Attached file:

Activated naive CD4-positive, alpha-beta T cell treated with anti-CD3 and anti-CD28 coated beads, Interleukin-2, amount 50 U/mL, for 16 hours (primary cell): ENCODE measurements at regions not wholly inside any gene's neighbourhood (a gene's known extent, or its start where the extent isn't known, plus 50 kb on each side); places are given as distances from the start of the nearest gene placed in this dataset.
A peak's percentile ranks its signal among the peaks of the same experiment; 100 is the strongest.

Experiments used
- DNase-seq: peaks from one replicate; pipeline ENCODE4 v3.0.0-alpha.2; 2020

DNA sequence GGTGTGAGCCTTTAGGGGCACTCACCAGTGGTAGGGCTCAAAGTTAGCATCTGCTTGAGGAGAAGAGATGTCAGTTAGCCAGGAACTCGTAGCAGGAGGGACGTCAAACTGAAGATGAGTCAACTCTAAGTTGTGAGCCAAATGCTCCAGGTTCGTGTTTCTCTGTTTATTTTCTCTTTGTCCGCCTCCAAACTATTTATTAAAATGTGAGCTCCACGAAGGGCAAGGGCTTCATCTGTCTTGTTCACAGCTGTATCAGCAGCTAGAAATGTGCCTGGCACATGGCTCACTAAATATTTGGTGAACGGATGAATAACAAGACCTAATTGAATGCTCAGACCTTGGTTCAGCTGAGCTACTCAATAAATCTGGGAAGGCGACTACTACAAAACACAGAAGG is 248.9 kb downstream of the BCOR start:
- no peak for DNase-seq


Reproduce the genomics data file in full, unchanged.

Activated naive CD4-positive, alpha-beta T cell treated with anti-CD3 and anti-CD28 coated beads, Interleukin-2, amount 50 U/mL, for 16 hours (primary cell): ENCODE measurements at regions not wholly inside any gene's neighbourhood (a gene's known extent, or its start where the extent isn't known, plus 50 kb on each side); places are given as distances from the start of the nearest gene placed in this dataset.
A peak's percentile ranks its signal among the peaks of the same experiment; 100 is the strongest.

Experiments used
- DNase-seq: peaks from one replicate; pipeline ENCODE4 v3.0.0-alpha.2; 2020

DNA sequence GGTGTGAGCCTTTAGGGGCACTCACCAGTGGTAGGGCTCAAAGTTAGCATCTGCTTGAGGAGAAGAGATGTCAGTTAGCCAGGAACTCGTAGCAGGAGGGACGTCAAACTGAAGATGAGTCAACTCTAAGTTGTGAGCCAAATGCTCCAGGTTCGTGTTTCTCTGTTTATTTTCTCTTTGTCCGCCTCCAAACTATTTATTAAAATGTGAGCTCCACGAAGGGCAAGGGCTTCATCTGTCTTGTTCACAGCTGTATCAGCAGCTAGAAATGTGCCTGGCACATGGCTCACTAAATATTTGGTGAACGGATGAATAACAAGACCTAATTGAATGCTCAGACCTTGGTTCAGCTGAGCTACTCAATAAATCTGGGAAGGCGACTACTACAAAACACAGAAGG is 248.9 kb downstream of the BCOR start:
- no peak for DNase-seq